Hair loss, also called alopecia, may be a side effect of chemotherapy, targeted therapy, radiation therapy, or bone marrow/stem cell transplants. These treatments can cause hair loss by harming the cells that help hair grow. Hair loss may occur throughout the body, including the head, face, arms, legs, underarms, and pubic area. Hair may fall out entirely, slowly, or in sections. A person’s hair may also simply become thin, sometimes unnoticeably, and it may become duller or dryer. Hair loss related to cancer treatment is usually temporary. Most of the time, hair will grow back, though it may remain thin.
Learning how to manage hair loss after treatment may help you cope with this side effect. For many people, hair loss from cancer treatment is more than just a change in physical appearance. Losing your hair can be an emotionally challenging experience that affects your self-image and quality of life. It is important to talk about your feelings with your support network, such as a counsellor, family member, or friend.1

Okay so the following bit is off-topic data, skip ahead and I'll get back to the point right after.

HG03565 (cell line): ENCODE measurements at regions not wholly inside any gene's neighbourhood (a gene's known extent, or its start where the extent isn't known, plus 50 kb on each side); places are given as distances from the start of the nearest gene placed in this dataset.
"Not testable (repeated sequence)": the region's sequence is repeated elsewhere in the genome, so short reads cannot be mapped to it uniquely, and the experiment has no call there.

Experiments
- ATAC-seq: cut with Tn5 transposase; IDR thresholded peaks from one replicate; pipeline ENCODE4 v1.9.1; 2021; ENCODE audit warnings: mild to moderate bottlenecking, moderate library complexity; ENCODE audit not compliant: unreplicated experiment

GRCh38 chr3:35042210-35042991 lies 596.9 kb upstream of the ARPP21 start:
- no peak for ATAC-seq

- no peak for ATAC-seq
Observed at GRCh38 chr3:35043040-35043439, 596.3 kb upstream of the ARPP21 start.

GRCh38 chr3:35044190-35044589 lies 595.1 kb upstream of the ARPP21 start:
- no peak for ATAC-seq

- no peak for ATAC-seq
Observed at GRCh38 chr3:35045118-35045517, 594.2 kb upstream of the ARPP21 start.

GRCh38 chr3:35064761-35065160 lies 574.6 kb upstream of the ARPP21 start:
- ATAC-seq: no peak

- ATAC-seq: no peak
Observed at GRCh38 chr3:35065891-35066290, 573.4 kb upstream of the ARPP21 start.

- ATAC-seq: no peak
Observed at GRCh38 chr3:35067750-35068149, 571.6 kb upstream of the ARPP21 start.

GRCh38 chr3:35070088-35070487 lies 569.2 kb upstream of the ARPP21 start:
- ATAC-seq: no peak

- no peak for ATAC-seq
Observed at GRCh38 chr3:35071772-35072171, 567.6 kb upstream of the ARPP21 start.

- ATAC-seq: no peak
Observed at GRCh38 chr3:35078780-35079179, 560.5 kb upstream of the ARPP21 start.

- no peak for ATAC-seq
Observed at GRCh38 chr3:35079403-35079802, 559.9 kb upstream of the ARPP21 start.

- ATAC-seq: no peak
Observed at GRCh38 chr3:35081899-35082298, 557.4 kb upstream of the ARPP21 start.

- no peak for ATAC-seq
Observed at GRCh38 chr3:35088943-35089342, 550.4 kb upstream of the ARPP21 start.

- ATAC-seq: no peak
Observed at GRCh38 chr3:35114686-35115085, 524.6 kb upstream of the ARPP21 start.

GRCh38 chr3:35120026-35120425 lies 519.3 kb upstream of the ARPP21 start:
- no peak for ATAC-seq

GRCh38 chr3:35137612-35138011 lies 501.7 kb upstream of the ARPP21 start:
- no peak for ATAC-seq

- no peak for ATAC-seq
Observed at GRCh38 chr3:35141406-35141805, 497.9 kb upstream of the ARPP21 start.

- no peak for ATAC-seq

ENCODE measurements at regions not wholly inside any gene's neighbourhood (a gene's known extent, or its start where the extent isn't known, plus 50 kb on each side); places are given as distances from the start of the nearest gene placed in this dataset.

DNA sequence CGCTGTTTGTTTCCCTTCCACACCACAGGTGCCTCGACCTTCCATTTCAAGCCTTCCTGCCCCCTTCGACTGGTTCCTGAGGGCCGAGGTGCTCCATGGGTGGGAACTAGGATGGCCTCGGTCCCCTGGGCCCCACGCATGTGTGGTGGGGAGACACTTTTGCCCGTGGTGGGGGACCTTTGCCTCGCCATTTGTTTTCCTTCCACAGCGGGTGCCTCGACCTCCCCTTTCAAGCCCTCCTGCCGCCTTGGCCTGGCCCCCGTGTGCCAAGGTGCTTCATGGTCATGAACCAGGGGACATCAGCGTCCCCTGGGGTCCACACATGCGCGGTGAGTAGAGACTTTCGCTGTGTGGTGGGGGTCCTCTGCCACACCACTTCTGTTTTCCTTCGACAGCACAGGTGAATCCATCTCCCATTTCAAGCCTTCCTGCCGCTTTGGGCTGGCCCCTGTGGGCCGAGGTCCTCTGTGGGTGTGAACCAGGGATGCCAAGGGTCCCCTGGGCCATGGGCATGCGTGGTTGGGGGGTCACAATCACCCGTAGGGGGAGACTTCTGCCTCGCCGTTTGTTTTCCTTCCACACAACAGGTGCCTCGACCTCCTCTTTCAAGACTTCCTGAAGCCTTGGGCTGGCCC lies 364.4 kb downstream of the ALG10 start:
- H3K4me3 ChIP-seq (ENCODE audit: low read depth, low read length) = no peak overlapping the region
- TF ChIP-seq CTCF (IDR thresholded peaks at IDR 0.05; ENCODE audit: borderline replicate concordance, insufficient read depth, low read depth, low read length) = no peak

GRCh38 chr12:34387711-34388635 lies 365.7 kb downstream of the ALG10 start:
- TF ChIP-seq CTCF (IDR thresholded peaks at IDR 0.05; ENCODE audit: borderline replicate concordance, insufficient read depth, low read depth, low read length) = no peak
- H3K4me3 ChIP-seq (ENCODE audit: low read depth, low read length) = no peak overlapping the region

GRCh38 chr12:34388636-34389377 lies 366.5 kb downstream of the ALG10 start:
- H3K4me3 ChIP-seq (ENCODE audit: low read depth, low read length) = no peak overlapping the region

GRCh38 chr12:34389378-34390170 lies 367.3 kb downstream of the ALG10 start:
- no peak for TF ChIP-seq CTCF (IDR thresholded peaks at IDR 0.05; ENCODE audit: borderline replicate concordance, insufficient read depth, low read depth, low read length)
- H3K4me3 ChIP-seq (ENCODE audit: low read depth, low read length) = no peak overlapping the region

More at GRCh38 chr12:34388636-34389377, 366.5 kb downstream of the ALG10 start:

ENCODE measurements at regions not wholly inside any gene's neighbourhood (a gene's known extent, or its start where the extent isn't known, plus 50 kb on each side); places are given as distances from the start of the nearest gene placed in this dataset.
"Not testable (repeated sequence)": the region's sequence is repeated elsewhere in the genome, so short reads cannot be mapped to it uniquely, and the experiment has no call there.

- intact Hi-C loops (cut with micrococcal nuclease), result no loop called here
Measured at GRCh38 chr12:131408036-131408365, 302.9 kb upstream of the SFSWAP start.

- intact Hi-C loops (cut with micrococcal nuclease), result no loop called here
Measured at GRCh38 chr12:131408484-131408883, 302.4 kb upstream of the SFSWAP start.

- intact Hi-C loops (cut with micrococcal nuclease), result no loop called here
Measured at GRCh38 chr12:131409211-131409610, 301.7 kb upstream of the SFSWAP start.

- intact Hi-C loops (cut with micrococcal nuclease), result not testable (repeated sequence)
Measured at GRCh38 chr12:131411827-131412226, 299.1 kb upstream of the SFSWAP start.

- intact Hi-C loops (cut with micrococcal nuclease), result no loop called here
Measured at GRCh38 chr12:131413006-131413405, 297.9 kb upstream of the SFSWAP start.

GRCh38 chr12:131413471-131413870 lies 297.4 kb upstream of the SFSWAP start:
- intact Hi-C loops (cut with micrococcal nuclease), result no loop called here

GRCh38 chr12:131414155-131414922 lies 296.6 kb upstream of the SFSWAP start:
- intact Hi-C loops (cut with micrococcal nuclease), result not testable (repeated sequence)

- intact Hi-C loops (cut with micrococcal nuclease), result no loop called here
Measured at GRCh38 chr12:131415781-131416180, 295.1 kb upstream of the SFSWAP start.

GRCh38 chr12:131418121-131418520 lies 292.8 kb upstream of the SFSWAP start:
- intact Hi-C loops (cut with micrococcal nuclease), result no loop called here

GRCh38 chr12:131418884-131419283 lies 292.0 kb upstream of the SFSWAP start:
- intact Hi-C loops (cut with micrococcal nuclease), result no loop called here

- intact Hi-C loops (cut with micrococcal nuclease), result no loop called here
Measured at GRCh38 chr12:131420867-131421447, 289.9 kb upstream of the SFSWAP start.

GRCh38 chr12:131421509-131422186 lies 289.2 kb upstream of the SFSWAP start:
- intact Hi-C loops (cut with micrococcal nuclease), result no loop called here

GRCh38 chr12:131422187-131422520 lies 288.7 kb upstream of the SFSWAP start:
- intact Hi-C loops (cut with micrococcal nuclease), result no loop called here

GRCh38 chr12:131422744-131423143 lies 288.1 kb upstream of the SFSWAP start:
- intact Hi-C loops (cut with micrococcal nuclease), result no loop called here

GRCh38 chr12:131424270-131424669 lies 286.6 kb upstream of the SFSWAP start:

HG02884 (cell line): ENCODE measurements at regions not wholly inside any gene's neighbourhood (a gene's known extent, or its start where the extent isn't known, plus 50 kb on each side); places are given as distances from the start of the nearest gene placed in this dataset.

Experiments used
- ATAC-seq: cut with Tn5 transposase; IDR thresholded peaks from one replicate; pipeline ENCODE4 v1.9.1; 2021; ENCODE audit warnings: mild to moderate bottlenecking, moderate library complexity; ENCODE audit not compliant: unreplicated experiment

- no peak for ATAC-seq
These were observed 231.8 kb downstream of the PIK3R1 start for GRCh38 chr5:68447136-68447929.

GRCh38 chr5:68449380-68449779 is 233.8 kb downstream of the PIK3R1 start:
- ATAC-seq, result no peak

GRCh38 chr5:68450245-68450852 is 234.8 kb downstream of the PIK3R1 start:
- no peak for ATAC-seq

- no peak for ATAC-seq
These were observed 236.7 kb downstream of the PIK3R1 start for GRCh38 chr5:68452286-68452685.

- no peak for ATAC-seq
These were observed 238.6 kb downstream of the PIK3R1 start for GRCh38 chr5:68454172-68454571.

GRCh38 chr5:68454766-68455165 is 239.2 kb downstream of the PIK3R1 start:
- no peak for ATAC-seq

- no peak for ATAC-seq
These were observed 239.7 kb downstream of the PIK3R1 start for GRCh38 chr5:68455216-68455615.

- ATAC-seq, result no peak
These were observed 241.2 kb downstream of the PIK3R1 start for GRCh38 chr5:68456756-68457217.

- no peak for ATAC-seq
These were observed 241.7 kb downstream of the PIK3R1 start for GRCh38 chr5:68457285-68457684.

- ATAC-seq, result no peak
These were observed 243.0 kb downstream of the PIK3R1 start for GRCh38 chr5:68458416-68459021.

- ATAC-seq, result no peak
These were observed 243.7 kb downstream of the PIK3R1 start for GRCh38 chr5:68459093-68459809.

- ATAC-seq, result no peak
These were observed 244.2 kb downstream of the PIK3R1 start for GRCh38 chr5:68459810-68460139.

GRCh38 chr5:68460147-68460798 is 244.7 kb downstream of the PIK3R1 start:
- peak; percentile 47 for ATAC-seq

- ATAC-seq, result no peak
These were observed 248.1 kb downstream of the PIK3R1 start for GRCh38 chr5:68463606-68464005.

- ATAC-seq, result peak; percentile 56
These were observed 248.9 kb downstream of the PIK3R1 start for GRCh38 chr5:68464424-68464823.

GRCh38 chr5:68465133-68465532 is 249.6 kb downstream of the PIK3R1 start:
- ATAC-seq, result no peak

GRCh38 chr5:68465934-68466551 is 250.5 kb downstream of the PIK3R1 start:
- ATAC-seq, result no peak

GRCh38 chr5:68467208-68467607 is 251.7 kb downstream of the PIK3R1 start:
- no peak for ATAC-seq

Wearing a scarf, turban, or hat can help if you are feeling sensitive about hair loss, and it will also keep your head warm. If considering a wig or hairpiece, try to shop for it before your hair falls out, which will make it easier to match your own hair.
Hair will usually start growing normally a month or two after completion of treatment, and it may be slightly changed in thickness and in colour. When hair regrows, it may also not be as strong as it was before. Weak hair is more likely to break. Chemically treating new hair is not recommended until after 3 haircuts or trims. Talk to your healthcare team about when it is okay to use these products again.2
Looking for more resources or information about alopecia? Listed below are organizations that provide support groups, counselling, information, and other resources to help those dealing with chronic hair loss.